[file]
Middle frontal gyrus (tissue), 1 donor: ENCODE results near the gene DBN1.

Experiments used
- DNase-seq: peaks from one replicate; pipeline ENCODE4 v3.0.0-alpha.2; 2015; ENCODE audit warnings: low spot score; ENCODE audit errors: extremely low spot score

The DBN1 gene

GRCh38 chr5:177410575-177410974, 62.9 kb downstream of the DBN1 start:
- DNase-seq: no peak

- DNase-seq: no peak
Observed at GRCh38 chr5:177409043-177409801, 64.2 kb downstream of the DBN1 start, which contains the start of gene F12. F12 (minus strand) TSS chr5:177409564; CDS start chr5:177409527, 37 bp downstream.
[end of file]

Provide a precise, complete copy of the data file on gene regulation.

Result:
Middle frontal gyrus (tissue), 1 donor: ENCODE results near the gene DBN1.

Experiments used
- DNase-seq: peaks from one replicate; pipeline ENCODE4 v3.0.0-alpha.2; 2015; ENCODE audit warnings: low spot score; ENCODE audit errors: extremely low spot score

The DBN1 gene

GRCh38 chr5:177410575-177410974, 62.9 kb downstream of the DBN1 start:
- DNase-seq: no peak

- DNase-seq: no peak
Observed at GRCh38 chr5:177409043-177409801, 64.2 kb downstream of the DBN1 start, which contains the start of gene F12. F12 (minus strand) TSS chr5:177409564; CDS start chr5:177409527, 37 bp downstream.